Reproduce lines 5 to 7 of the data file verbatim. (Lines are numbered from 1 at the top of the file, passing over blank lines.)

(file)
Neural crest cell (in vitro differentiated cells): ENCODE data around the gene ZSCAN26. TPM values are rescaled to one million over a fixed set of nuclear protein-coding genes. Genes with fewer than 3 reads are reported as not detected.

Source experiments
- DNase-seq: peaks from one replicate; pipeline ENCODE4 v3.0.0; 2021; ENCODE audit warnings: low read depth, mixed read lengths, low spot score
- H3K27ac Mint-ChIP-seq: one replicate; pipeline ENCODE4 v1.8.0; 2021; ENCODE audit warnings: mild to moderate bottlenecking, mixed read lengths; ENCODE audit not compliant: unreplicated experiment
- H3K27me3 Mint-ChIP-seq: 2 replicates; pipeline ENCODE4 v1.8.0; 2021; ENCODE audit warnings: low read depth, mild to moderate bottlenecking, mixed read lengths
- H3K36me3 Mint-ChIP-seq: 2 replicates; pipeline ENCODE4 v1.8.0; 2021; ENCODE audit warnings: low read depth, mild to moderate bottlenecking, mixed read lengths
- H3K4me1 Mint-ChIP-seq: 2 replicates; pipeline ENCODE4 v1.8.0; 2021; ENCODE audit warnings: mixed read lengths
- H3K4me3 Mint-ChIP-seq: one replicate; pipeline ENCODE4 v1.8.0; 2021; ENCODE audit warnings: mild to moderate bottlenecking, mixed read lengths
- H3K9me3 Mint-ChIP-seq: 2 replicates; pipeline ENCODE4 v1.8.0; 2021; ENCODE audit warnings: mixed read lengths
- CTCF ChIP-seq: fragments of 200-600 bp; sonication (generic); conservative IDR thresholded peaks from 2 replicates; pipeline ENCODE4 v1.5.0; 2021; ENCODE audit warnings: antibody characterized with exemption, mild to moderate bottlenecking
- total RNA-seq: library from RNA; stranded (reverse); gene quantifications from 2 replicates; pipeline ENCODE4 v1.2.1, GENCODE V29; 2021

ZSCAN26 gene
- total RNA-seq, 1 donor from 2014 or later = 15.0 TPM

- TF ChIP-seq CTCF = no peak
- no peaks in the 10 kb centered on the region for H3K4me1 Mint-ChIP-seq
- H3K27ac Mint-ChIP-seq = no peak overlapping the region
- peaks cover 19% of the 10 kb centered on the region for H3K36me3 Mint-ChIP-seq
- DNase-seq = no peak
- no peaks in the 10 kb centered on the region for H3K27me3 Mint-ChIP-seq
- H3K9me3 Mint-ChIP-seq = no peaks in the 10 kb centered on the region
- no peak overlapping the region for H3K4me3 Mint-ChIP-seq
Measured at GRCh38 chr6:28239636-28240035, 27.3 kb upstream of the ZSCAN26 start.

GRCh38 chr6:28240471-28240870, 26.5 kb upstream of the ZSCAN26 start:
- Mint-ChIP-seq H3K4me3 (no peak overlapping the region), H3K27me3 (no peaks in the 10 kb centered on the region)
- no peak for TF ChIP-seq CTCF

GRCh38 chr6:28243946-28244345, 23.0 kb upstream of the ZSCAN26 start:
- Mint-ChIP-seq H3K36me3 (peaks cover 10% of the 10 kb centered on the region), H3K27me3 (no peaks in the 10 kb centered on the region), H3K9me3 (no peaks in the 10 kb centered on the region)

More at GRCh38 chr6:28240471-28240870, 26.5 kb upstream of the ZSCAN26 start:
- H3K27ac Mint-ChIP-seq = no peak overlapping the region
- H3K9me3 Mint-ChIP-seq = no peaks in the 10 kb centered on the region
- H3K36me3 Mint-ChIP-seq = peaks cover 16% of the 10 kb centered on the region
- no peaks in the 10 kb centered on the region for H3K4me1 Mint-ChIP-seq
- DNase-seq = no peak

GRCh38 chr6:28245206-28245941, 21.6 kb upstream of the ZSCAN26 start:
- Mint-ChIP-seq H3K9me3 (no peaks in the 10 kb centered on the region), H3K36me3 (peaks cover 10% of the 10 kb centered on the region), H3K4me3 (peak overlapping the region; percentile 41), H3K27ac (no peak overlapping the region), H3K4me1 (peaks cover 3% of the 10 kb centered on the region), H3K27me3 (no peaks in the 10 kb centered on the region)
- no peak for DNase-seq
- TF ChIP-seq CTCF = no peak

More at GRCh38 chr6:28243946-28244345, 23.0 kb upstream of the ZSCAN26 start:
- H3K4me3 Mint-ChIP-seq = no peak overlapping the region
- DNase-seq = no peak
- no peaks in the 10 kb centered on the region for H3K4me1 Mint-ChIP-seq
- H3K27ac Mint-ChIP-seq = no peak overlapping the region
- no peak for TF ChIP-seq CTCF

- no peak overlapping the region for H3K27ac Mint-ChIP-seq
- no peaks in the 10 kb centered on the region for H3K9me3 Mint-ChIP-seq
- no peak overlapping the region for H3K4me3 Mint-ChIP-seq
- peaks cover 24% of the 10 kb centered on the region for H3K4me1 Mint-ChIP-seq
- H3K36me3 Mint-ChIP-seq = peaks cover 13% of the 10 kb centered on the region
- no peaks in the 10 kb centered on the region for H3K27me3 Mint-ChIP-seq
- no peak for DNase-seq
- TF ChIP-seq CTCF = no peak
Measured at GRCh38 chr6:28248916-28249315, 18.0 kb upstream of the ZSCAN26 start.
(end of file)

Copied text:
- H3K27me3 Mint-ChIP-seq: 2 replicates; pipeline ENCODE4 v1.8.0; 2021; ENCODE audit warnings: low read depth, mild to moderate bottlenecking, mixed read lengths
- H3K36me3 Mint-ChIP-seq: 2 replicates; pipeline ENCODE4 v1.8.0; 2021; ENCODE audit warnings: low read depth, mild to moderate bottlenecking, mixed read lengths
- H3K4me1 Mint-ChIP-seq: 2 replicates; pipeline ENCODE4 v1.8.0; 2021; ENCODE audit warnings: mixed read lengths